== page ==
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NEWS
June 12, 2012 | By Morgan Little
Jeb Bush, drawing fire for suggesting that the current Republican Party would have been hostile not just to his father, but to President Reagan as well, took to Twitter  on Tuesday to clarify his remarks. “The point I was making yesterday is this: The political system today is hyperpartisan. Both sides are at fault,” he said. “My dad & Reagan sacrificed political points for good public policy.” "Back to my dad's time and Ronald Reagan's time - they got a lot of stuff done with a lot of bipartisan support," Bush said Monday  during a meeting with the Bloomberg staff in New York City.
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OPINION
December 18, 2013
Re "The Manhunt," five-part series, Dec. 8, 10, 12, 13 and 15 Tell me, please, your reasons for devoting thousands of words to the search last February for former Los Angeles police officer Christopher Dorner? With children around the world dying every day of preventable causes; with the millions of people in this country suffering the effects of homelessness and absolute poverty; with the corporate pillaging of the Earth and its resources; with the for-profit gouging of consumers and taxpayers by oil, drug, insurance, weapons and financial institutions; with the collapse of the infrastructure in Los Angeles and elsewhere; and with the rampant corruption in our political system, do you really need to spend such a spectacular amount of effort recounting the admittedly heroic effort to hunt down and kill Dorner?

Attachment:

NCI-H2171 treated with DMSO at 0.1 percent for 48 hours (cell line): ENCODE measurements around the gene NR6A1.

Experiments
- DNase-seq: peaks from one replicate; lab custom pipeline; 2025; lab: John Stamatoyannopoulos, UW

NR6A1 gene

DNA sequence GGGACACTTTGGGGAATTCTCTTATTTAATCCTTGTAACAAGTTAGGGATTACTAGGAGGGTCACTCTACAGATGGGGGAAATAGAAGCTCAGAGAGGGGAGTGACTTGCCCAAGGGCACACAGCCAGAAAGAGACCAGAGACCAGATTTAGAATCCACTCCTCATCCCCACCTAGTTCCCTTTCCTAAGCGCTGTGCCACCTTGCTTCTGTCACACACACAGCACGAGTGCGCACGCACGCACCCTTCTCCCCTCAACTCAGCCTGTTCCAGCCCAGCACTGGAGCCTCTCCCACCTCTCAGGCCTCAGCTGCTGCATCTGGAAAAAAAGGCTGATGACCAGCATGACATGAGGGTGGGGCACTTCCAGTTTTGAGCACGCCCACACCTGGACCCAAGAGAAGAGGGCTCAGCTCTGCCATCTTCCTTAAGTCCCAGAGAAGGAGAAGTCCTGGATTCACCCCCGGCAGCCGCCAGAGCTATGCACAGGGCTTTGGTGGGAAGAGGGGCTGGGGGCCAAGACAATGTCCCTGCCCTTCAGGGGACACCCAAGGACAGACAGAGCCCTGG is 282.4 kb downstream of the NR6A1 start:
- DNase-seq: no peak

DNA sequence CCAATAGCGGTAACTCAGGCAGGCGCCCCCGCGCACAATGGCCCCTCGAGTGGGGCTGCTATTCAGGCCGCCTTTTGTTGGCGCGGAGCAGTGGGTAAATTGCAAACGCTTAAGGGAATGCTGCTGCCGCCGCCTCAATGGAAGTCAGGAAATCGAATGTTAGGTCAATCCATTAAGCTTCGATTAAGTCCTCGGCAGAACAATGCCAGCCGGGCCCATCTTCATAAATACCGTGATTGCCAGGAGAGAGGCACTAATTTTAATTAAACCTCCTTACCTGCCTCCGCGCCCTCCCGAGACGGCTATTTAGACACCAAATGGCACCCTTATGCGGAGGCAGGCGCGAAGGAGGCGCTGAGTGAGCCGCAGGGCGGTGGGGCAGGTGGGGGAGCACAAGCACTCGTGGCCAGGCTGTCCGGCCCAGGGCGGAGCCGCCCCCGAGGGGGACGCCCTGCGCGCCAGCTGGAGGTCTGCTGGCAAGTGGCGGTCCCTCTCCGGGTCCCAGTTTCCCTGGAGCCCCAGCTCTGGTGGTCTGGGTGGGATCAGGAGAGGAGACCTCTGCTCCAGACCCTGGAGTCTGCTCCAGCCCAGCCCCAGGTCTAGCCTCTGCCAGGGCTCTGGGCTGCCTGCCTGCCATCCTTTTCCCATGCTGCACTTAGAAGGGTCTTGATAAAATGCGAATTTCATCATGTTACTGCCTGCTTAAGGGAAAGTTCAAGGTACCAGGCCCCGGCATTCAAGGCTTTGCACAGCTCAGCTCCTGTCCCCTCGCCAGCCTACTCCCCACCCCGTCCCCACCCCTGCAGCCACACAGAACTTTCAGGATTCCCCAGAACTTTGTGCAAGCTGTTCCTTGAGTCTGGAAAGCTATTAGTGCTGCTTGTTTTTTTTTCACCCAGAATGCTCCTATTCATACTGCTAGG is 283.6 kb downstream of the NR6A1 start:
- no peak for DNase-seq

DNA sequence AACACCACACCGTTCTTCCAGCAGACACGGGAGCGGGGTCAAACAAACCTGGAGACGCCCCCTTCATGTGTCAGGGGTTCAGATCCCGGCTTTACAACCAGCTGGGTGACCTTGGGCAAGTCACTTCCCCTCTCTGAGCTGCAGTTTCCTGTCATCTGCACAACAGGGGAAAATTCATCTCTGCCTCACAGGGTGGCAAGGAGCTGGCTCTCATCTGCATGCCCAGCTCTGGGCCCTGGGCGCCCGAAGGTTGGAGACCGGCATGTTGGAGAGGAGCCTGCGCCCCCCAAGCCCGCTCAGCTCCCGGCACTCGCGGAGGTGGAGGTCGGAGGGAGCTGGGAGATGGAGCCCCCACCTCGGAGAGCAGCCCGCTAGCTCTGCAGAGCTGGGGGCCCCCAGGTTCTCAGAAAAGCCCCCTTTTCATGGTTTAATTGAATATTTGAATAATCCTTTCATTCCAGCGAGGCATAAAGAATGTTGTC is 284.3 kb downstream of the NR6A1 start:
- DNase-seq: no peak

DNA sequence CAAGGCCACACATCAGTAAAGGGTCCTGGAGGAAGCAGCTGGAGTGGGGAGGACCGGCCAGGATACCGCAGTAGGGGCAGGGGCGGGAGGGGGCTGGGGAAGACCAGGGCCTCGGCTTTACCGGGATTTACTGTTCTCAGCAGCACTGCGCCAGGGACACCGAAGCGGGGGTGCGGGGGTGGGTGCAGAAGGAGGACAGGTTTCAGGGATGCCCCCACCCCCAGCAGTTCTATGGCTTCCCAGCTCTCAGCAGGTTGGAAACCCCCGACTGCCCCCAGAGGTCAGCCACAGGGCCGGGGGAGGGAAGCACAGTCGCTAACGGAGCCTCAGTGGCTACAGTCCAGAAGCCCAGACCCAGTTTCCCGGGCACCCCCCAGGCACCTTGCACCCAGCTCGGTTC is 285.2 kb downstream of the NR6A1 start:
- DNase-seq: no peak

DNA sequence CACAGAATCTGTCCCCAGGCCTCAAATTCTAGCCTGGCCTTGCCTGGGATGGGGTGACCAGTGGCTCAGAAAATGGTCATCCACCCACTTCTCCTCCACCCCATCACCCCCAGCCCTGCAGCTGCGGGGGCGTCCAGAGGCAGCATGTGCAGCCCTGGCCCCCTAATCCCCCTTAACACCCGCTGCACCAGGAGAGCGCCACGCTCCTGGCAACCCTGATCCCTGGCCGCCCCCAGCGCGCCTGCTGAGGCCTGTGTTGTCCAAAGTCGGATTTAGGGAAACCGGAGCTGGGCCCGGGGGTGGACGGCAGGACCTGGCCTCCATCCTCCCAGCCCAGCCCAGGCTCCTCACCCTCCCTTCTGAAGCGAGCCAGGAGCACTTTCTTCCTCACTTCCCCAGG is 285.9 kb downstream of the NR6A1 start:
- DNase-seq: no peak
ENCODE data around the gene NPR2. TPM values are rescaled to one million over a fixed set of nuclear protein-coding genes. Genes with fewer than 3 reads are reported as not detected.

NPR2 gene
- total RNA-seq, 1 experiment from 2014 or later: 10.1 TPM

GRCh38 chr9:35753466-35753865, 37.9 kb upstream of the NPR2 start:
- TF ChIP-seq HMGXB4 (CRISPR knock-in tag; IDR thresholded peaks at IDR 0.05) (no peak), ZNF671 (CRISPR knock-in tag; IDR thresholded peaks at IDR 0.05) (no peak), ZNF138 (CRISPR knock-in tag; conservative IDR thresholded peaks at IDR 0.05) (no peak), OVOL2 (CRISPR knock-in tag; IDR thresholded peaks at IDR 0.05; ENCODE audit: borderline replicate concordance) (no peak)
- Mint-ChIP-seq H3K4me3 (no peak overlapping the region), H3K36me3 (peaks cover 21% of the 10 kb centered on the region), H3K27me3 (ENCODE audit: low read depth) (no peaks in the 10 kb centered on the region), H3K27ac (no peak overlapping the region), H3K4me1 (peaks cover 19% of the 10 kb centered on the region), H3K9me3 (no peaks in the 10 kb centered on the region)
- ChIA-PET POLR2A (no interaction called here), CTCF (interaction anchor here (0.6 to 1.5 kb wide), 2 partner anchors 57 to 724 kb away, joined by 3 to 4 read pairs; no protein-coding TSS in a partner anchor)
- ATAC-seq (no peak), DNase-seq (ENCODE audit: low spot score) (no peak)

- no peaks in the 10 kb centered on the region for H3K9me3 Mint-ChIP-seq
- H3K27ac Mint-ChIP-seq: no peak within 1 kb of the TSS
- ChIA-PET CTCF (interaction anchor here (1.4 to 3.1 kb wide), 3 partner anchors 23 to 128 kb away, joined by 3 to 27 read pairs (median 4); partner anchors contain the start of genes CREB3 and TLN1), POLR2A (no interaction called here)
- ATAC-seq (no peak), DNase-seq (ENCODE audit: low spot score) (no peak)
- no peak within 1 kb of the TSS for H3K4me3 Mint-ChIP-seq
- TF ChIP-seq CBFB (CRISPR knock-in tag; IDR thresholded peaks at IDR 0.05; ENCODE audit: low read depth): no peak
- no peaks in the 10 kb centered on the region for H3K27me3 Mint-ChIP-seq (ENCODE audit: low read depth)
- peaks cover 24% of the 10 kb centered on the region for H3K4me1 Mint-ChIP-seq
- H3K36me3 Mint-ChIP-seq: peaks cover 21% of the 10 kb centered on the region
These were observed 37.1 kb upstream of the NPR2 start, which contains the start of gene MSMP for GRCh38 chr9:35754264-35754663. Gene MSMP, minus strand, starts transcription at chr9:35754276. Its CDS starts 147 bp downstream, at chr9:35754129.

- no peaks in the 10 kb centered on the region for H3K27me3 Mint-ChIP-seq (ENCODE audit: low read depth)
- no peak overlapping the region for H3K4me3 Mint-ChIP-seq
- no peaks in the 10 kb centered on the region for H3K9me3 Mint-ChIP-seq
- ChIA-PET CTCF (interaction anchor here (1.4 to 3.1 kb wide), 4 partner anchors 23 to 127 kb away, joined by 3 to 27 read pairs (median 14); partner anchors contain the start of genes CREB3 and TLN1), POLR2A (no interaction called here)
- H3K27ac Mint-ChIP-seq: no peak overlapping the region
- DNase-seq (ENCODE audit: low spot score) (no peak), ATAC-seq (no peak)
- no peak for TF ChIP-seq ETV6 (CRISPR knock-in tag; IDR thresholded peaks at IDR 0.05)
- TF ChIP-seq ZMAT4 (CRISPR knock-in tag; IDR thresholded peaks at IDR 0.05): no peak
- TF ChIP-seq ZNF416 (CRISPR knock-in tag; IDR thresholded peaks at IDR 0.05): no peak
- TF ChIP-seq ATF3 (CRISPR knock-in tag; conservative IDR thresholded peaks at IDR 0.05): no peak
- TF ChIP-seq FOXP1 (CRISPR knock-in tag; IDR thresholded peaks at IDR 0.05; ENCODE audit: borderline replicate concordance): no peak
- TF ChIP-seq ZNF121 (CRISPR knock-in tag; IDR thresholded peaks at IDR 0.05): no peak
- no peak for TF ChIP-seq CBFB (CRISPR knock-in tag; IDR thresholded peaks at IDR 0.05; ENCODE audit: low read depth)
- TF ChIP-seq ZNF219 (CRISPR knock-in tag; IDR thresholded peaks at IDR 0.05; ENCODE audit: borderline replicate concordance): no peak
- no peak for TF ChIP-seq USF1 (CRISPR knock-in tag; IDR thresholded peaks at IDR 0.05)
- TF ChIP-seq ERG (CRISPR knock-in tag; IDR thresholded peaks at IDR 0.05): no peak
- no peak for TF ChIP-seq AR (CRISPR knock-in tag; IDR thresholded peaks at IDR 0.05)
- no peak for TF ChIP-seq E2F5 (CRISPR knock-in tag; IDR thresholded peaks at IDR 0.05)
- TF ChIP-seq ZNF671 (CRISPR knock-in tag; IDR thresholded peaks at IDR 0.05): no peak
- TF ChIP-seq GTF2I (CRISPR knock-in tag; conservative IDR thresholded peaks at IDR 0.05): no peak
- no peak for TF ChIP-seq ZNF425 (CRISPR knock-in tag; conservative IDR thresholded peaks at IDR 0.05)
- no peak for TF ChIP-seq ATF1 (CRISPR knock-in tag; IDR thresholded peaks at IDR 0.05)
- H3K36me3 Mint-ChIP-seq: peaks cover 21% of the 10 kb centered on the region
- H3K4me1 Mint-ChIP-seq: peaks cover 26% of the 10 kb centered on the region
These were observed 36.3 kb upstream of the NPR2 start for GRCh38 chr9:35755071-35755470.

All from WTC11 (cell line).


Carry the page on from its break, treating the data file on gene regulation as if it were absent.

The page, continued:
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CALIFORNIA | LOCAL
November 13, 1996
Appointment of bipartisan commissions to resolve intransigent governmental problems was a commendable element of agreement between Bill Clinton and Bob Dole during the campaign. It should be applied to reinventing a creaky political system which produced the choice between an aging, unfocused challenger and a younger incumbent who specializes in stretching the truth. America deserves better. WILLIAM T. LYNDE
WORLD
March 5, 2013 | By Barbara Demick
BEIJING -- With three humble bows to the audience, Chinese Premier Wen Jiabao exited the public stage in an anticlimactic end to his ten-year reign. In his final work report at the opening of the National People's Congress, nary a word was spoken about political reform, which Wen had championed in earlier speeches. Instead, he read a 100-minute statement that was dull even by the standards of the country's soporific political theater. Both Wen and Hu Jintao, the president, will step down by the end of the 12-day session to make way for a new leadership headed by Xi Jinping, already secretary of the Communist Party, and incoming premier Li Keqiang.
CALIFORNIA | LOCAL
July 7, 1989 | MIKE MOCHIZUKI, Mike Mochizuki is on the faculty of the School of International Relations at USC. and
There is nothing new about Japanese politicians having mistresses. Why then has Prime Minister Sosuke Uno's affair with a geisha plunged the ruling Liberal Democratic Party into its deepest crisis since it was formed in 1955? For one thing, the expose has upset party plans for surmounting the Recruit scandal. Although Uno's selection as prime minister did not receive enthusiastic support within the party, it was hoped that he would restore the Liberal Democrats' tarnished image.
OPINION
December 13, 2007
Re "An ecumenical omelet," editorial, Dec. 8 The editorial misses the point. Republican presidential candidate Mitt Romney delivered a history lesson to the evangelical right on the meaning of freedom in America. Unlike many commentators, Romney does not believe religion has no bearing on politics. The dream of the total exclusion of religious values from political discourse is unrealistic. The issue is how to deploy one's religion without excluding the religion of others.